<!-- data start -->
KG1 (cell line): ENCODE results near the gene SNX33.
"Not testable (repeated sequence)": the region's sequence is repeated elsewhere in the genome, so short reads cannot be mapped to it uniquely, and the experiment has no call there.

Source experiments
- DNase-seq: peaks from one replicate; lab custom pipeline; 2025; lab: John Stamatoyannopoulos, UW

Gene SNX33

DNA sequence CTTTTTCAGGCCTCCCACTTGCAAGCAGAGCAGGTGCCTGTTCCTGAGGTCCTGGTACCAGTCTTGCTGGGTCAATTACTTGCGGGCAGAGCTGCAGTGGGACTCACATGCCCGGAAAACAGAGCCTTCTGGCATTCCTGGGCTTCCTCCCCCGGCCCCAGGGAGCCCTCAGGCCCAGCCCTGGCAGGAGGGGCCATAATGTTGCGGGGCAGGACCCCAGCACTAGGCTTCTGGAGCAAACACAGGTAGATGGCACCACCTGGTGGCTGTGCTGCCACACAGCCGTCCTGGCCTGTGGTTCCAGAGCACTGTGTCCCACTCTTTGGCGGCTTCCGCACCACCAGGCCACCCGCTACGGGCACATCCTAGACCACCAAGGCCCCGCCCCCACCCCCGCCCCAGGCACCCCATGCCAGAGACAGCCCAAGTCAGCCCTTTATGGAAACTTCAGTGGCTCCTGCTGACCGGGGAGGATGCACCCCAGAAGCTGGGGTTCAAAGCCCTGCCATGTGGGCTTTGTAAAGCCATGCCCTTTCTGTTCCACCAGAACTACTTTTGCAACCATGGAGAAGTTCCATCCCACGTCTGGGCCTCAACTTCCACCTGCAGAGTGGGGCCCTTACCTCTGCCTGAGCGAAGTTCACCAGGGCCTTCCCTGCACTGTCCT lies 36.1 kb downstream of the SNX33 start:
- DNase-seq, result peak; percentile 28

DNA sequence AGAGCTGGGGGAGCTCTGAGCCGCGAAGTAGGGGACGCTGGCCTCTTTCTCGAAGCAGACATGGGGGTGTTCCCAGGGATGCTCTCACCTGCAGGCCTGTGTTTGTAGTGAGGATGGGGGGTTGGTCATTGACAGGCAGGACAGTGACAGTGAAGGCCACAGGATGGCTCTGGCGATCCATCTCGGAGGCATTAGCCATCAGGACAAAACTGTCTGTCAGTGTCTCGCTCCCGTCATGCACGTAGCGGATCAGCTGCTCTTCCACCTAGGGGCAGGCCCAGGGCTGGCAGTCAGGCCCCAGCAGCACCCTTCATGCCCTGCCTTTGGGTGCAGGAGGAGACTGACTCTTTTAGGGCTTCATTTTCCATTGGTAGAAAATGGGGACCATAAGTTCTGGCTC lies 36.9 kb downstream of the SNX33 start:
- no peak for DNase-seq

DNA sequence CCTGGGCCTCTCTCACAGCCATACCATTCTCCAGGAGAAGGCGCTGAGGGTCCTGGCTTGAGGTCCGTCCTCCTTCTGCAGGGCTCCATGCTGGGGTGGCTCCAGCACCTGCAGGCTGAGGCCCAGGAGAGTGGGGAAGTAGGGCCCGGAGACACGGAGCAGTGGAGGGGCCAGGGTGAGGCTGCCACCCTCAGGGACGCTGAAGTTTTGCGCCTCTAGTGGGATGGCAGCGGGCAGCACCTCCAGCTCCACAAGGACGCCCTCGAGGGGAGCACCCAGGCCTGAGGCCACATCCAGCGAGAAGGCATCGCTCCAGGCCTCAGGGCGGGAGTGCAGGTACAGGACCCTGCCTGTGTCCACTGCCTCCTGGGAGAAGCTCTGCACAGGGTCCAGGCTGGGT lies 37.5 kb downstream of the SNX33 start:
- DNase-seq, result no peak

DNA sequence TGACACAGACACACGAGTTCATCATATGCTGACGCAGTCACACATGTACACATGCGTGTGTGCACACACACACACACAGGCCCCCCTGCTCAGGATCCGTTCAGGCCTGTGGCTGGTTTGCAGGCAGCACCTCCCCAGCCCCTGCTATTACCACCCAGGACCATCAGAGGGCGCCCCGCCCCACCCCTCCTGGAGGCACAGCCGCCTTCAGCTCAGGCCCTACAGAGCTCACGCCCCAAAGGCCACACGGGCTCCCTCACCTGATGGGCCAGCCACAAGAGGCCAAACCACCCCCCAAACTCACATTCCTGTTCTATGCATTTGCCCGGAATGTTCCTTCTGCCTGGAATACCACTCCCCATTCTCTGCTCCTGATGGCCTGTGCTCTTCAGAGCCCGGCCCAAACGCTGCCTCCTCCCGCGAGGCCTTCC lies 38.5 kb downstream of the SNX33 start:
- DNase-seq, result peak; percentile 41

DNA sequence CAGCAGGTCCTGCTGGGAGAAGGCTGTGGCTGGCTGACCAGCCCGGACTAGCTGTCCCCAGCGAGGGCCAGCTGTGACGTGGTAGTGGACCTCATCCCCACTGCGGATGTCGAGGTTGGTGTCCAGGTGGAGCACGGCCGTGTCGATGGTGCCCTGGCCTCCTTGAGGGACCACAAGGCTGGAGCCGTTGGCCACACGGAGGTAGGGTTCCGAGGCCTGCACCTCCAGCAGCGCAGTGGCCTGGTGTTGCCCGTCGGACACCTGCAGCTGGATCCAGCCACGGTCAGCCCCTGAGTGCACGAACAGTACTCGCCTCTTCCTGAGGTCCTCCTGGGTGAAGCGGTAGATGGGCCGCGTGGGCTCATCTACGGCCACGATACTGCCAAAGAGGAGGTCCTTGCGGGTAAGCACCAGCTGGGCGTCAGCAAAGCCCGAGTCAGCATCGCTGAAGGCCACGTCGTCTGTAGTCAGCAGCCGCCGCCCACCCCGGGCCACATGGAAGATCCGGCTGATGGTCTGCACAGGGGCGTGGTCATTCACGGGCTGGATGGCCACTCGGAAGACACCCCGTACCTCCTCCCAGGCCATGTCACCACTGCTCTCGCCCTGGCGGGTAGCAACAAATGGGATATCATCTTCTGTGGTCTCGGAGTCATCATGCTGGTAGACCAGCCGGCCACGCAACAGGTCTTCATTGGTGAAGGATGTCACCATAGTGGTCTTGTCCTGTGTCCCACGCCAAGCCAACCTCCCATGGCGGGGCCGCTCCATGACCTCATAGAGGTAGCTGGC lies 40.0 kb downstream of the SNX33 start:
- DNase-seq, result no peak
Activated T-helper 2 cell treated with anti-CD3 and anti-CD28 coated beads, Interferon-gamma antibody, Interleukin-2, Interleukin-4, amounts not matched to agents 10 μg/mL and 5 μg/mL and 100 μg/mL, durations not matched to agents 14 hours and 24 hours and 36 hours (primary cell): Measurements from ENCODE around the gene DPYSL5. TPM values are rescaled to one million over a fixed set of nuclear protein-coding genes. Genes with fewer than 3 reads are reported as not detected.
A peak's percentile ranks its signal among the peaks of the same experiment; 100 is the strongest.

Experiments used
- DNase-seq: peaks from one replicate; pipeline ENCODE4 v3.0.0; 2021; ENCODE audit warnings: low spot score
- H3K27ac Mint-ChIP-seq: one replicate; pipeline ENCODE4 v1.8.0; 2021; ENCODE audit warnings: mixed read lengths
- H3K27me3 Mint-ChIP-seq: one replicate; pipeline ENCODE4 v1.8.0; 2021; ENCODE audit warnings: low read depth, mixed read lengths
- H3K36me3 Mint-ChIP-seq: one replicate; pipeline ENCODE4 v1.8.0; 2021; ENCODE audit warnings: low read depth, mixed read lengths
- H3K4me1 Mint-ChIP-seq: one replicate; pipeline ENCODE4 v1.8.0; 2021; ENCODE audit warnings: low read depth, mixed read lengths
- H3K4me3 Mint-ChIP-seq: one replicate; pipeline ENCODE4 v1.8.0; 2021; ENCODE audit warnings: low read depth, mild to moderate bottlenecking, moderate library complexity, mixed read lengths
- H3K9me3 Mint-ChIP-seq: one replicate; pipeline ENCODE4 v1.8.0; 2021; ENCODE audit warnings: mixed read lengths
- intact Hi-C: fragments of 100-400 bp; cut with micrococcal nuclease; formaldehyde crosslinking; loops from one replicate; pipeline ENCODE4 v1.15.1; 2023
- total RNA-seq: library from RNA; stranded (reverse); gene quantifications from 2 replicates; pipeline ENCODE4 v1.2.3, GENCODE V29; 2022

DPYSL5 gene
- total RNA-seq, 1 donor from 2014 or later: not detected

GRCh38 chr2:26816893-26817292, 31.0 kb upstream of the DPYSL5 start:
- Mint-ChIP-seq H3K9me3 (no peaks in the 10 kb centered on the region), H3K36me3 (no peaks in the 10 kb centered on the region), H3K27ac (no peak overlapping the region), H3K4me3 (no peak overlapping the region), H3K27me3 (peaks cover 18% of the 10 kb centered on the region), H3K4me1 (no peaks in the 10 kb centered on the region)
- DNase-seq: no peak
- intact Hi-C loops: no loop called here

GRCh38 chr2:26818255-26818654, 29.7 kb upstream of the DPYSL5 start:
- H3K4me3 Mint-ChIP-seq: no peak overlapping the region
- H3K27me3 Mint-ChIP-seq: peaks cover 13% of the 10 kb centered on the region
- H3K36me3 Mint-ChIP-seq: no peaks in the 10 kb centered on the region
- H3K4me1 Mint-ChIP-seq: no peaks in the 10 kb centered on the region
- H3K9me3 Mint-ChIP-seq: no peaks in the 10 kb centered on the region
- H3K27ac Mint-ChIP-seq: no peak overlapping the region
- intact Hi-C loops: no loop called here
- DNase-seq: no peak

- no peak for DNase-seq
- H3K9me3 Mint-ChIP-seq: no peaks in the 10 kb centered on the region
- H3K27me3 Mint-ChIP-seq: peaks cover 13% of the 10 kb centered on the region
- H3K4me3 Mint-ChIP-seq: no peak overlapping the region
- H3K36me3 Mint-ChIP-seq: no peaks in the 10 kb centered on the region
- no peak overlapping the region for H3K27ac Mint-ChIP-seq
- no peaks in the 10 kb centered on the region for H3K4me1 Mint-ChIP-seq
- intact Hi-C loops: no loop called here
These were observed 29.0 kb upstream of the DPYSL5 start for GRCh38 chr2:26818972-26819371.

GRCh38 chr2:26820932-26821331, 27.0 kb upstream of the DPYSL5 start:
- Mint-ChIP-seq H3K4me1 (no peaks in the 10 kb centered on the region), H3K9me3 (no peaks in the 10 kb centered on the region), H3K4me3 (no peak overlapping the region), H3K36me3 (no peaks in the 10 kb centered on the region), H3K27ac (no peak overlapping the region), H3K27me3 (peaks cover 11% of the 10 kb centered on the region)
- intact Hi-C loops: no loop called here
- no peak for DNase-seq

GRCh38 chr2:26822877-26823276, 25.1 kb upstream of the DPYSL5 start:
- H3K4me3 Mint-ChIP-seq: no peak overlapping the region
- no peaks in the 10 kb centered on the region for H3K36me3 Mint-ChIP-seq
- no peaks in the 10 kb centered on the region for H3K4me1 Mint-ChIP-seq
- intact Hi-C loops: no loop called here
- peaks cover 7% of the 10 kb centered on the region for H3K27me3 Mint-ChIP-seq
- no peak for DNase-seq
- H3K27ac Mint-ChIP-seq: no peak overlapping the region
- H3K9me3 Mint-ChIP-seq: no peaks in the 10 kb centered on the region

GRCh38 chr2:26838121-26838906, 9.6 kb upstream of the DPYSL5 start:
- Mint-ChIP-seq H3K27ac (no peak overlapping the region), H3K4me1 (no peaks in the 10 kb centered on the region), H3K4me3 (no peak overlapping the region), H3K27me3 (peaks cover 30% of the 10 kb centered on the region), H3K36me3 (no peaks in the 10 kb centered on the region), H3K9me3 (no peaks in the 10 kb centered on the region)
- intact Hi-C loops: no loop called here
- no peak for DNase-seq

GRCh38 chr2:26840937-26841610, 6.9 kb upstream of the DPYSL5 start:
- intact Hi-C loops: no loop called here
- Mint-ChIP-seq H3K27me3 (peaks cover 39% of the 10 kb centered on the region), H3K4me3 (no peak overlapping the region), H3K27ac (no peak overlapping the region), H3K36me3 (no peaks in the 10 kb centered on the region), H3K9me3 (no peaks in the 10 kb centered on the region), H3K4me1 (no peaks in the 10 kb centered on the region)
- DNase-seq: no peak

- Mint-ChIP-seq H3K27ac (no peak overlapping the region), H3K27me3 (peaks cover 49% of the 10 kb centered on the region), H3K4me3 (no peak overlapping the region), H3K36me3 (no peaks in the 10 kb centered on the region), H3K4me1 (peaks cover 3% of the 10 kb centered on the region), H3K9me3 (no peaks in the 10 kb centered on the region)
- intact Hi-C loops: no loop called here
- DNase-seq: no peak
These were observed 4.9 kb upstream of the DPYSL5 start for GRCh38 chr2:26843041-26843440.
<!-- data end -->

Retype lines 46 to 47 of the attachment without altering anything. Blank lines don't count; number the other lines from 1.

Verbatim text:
- H3K4me3 Mint-ChIP-seq: no peak overlapping the region
- H3K36me3 Mint-ChIP-seq: no peaks in the 10 kb centered on the region